Top officials close rank around Argentina's embattled president
Feb 15, 2015 06:17 AM EST
Top government officials rallied behind Argentina's President Cristina Fernandez on Saturday after a state prosecutor said he would keep investigating accusations that she tried to cover up Iran's alleged involvement in a 1994 bombing.
The allegations have plunged Fernandez's last year in office into turmoil at a time her leftist government is already grappling with an economy teetering on the brink of recession.
On Friday, state investigator Gerardo Pollicita formally reiterated the accusations leveled against Fernandez a month ago by his colleague Alberto Nisman. Nisman was found dead, with a single bullet in his head, on Jan. 18, a day before he was to detail further evidence for his accusations to Congress. Fernandez has denounced the accusations she conspired to whitewash Nisman's findings in return for economic favors from Iran as "absurd." Her ministers have said his case was flawed and part of an opposition plot to unseat the president.
Anibal Fernandez, the president's chief of staff, said Pollicita had merely regurgitated Nisman's claims in his own 60-page document released on Friday.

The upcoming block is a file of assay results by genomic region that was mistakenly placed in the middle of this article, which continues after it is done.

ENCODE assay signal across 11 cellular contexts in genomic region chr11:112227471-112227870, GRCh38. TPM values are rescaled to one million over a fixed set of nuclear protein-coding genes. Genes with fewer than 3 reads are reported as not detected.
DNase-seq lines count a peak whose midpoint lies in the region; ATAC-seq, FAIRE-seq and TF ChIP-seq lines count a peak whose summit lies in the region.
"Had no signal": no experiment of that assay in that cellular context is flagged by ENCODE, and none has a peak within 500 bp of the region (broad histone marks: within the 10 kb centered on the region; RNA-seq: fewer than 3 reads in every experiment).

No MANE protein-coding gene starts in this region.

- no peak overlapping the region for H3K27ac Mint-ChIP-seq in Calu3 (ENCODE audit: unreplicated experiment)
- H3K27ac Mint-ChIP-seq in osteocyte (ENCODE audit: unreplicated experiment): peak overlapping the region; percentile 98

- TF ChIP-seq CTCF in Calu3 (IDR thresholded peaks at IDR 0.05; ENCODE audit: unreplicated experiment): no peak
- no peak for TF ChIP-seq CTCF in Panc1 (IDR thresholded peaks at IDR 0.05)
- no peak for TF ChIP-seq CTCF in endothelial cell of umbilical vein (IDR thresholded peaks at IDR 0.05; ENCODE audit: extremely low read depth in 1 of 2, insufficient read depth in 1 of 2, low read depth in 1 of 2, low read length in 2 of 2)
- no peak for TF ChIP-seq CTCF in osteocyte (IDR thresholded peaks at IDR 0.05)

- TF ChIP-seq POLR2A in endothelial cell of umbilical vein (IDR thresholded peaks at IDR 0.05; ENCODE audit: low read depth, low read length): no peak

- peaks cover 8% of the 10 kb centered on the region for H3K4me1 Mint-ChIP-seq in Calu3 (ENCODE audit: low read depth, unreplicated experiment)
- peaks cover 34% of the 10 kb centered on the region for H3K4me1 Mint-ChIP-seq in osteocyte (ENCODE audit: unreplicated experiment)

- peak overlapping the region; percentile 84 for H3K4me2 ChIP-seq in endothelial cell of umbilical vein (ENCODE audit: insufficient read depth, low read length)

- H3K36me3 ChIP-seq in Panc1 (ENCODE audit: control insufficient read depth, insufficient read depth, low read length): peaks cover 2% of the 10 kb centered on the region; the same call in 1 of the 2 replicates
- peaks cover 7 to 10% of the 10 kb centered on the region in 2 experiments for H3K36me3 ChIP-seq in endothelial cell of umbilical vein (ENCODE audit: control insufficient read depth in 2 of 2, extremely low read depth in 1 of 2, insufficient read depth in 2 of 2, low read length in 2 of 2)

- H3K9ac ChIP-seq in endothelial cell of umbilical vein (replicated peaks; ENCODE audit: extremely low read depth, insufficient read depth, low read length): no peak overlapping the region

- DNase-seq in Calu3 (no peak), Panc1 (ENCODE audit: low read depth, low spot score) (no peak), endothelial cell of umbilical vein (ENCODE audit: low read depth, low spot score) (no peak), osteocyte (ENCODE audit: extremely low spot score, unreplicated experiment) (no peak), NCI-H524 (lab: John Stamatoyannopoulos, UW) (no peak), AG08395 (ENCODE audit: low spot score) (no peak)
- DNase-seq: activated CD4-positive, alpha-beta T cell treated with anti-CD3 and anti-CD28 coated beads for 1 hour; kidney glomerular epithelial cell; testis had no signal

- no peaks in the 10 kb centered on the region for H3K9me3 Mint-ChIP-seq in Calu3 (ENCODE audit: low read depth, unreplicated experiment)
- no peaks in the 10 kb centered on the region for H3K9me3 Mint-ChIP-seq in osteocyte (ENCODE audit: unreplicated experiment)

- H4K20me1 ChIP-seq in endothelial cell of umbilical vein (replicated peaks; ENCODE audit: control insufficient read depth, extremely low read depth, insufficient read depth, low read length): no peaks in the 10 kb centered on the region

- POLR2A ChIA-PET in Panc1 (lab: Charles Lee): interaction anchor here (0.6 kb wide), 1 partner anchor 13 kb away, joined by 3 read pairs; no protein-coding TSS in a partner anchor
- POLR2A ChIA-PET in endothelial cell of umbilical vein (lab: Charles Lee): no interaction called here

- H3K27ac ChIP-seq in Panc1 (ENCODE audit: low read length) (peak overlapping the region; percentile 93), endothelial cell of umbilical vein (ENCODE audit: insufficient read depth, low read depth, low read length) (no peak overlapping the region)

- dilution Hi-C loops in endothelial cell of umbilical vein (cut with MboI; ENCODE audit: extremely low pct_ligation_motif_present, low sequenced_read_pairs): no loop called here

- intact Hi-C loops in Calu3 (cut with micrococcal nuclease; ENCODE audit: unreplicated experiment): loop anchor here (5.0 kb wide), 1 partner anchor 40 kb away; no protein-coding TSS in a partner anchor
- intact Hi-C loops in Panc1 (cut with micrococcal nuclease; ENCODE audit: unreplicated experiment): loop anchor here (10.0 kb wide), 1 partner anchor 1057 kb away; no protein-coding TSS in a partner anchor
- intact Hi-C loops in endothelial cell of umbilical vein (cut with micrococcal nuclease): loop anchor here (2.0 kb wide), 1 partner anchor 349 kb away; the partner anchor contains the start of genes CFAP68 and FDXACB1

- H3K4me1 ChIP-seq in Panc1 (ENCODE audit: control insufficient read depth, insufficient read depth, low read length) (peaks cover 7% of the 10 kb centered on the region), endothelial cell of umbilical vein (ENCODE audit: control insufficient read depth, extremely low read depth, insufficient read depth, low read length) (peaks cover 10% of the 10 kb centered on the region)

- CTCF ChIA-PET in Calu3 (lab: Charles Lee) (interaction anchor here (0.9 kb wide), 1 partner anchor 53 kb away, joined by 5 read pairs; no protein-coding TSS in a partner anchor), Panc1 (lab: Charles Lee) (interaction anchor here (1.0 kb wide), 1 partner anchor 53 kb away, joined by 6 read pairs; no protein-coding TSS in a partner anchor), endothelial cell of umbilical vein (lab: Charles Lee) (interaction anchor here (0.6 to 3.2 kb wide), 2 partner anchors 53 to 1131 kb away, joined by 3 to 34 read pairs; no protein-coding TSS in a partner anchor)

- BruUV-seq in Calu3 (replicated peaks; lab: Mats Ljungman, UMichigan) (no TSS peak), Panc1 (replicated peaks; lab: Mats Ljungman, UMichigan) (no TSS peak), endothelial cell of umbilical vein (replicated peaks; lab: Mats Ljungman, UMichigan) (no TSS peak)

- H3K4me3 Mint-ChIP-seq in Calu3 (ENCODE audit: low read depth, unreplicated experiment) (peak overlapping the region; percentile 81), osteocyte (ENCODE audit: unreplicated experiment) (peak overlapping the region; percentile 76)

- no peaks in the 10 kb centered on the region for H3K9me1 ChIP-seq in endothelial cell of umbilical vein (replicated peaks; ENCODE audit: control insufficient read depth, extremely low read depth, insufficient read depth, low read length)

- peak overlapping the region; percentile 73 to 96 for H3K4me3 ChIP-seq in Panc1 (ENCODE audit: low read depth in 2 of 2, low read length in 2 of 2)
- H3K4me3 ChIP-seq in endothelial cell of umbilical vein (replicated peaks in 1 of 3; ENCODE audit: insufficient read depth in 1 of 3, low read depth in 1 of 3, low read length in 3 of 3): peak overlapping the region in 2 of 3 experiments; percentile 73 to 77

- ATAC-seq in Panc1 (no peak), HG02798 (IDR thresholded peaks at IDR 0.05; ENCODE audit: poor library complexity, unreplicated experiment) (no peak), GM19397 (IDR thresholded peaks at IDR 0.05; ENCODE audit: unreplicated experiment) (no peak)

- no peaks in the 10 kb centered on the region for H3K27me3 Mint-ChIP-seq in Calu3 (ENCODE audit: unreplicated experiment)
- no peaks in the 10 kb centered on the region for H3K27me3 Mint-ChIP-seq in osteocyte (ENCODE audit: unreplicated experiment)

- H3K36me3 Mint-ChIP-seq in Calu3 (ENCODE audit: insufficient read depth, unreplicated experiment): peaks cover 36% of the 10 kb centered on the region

"They haven't managed to stand any of it up," Anibal Fernandez, who is not related to the president, told Radio 10. "The first 50 pages are 'copy paste' from the heap that Nisman presented."
Another senior official, Cabinet Chief Jorge Capitanich called the case "an ongoing legal coup."
If a judge decides there is enough evidence to proceed with the case, the investigation could lead to a trial. For Fernandez to be arrested while in office, Congress, which is dominated by Fernandez's allies, would have to lift her immunity. The judge assigned to the case was returning early from his vacations in neighboring Uruguay, local media reported.
Iran's government has repeatedly denied any involvement in the 1994 bombing of the AMIA Jewish community center in Buenos Aires.
Argentina's judiciary is set to come under intense scrutiny in the weeks ahead. Many Argentines have grown weary of grand-scale corruption and the apparent impunity of senior officials in past decades.
It is still not known if Nisman shot himself or was killed. President Fernandez says he was tricked by rogue state security agents who harbored a deep grudge against her.
The Nisman scandal has sent shockwaves through Argentina eight months ahead of the Oct. 25 presidential election and may bolster support for the opposition among swing voters. Fernandez is constitutionally barred from a third consecutive term and will lose her immunity when she leaves office.